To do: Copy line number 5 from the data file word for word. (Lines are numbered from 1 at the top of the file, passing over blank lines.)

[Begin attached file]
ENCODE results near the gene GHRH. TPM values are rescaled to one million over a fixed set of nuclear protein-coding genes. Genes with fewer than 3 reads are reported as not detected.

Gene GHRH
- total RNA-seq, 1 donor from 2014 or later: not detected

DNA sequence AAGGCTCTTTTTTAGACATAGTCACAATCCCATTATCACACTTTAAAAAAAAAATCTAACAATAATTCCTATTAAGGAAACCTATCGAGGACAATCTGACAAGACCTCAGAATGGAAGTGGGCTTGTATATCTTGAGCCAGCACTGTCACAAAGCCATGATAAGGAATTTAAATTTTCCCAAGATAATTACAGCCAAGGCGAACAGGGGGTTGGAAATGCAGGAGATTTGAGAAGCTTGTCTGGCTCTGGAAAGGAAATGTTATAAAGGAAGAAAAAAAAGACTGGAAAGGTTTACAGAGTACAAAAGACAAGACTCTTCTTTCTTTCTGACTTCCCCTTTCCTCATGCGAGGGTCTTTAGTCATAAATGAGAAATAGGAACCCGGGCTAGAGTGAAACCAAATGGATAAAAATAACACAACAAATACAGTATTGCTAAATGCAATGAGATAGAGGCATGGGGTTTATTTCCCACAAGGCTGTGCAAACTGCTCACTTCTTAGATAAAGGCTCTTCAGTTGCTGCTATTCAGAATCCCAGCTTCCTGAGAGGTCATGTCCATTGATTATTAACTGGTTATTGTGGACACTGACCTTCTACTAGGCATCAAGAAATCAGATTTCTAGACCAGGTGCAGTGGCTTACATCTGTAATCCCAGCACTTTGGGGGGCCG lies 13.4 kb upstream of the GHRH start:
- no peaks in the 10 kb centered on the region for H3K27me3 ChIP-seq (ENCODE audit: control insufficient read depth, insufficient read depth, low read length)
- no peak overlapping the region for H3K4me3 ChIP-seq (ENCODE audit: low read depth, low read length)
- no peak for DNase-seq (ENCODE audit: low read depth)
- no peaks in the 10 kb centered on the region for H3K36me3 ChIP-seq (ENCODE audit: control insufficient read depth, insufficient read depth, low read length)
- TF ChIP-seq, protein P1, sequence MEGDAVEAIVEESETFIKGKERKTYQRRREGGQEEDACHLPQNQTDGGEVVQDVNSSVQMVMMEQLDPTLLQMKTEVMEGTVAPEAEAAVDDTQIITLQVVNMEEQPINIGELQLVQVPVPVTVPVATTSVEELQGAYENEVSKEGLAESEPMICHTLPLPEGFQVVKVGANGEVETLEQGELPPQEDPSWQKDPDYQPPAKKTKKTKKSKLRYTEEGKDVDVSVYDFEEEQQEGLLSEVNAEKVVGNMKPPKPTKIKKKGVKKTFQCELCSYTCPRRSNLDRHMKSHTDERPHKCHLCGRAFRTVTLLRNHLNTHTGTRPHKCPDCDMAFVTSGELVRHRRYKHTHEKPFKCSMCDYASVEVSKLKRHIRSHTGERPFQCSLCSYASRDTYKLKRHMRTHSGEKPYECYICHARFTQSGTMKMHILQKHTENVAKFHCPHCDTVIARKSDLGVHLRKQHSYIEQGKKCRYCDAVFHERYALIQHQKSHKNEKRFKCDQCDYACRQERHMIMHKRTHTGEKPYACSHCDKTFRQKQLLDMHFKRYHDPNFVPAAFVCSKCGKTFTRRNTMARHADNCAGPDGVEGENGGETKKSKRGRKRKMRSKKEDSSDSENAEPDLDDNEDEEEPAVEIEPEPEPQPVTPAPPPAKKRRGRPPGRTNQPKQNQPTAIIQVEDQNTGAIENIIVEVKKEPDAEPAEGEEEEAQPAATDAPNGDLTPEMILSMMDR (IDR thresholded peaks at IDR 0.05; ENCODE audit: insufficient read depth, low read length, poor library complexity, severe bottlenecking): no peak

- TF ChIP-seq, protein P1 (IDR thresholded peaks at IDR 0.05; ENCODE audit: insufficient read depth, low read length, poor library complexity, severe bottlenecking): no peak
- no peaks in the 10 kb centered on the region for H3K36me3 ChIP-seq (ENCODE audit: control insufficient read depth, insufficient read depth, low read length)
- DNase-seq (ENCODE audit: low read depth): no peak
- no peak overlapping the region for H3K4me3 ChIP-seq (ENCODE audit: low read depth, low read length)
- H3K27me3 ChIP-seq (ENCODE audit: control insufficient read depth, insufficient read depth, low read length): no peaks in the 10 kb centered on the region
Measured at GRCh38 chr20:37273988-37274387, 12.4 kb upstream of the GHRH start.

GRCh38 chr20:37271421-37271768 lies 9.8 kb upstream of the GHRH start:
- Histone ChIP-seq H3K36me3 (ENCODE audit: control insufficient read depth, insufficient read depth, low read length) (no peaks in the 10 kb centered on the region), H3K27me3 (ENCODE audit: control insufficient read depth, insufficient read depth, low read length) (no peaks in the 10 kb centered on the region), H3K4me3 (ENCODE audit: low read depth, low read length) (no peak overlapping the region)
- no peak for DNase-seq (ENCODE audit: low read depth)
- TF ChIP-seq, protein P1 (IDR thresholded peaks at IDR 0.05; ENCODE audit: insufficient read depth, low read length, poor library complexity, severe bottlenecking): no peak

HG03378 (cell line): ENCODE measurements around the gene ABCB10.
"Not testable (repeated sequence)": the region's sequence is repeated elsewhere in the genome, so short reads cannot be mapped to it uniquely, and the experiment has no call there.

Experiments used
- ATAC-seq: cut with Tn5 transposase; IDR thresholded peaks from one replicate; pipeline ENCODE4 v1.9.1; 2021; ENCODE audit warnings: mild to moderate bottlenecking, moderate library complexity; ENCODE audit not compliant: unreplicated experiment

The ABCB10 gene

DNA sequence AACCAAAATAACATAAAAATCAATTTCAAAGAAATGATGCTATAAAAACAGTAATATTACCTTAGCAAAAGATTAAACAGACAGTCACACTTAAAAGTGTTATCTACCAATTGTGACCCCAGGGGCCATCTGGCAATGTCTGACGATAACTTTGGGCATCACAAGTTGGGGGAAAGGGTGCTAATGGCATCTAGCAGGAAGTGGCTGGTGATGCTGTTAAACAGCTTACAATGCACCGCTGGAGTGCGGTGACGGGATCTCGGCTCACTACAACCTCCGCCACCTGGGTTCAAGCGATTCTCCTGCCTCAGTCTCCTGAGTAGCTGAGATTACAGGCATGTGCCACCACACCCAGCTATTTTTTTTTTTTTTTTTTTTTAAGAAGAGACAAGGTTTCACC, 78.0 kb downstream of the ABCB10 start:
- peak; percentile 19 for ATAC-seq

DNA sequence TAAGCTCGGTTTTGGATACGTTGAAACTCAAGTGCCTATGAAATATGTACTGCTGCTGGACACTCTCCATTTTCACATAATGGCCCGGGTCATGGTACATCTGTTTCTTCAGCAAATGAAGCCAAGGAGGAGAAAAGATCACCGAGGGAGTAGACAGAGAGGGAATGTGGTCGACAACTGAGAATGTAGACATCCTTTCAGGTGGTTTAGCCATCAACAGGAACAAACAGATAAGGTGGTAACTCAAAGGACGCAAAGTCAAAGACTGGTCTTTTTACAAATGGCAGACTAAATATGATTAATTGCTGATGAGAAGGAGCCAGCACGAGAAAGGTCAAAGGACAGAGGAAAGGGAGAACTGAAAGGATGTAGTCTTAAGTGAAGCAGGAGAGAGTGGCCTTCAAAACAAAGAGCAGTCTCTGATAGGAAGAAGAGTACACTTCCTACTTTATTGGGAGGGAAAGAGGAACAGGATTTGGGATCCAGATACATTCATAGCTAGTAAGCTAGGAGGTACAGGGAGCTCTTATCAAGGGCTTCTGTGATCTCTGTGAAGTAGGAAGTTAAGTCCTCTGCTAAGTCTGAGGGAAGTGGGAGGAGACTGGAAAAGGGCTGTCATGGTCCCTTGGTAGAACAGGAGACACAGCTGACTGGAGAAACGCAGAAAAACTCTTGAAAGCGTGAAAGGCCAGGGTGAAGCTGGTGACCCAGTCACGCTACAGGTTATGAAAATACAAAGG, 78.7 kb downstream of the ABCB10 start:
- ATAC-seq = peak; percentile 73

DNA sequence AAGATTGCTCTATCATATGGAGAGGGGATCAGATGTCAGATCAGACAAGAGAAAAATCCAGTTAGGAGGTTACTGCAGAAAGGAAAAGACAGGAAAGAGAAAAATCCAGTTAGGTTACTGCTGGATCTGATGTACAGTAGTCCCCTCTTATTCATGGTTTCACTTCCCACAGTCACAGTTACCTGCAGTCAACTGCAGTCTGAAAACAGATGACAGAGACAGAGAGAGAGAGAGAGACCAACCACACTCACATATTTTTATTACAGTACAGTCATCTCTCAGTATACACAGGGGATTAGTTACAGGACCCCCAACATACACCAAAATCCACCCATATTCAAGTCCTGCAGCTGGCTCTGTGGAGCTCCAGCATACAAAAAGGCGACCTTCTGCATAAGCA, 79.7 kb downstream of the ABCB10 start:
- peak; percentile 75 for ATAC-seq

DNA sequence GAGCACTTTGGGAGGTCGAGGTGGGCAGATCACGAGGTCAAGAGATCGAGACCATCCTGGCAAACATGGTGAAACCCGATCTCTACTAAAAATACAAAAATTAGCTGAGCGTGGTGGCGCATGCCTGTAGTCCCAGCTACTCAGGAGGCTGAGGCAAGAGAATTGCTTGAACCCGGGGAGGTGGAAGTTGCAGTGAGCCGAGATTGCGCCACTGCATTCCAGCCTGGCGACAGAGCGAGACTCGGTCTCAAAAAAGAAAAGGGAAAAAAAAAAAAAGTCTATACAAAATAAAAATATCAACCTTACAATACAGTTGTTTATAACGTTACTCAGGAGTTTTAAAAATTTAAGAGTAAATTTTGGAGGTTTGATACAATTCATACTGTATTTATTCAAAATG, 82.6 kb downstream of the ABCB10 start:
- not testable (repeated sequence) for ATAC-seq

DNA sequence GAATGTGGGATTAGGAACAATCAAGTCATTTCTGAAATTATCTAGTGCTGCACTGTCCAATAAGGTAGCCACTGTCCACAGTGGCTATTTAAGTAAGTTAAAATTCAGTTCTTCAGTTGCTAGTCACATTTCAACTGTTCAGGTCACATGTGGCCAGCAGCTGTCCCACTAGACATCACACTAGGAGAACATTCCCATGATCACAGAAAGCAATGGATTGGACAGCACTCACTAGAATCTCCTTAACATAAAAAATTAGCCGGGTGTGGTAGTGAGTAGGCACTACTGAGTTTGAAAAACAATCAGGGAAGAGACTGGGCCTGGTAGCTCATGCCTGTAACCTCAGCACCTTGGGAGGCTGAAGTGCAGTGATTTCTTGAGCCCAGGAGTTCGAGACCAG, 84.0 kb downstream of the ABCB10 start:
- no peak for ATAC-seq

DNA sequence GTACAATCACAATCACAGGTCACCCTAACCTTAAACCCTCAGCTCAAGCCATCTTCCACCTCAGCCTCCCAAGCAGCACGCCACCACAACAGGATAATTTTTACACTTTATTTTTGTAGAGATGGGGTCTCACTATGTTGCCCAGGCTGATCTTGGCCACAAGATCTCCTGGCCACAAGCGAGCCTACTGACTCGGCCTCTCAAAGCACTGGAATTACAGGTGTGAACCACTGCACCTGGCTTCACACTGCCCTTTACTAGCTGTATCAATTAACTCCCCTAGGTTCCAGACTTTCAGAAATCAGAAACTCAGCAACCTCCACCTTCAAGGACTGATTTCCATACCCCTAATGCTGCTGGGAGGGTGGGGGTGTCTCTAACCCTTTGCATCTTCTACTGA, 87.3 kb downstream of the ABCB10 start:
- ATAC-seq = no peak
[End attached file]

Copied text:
- no peaks in the 10 kb centered on the region for H3K27me3 ChIP-seq (ENCODE audit: control insufficient read depth, insufficient read depth, low read length)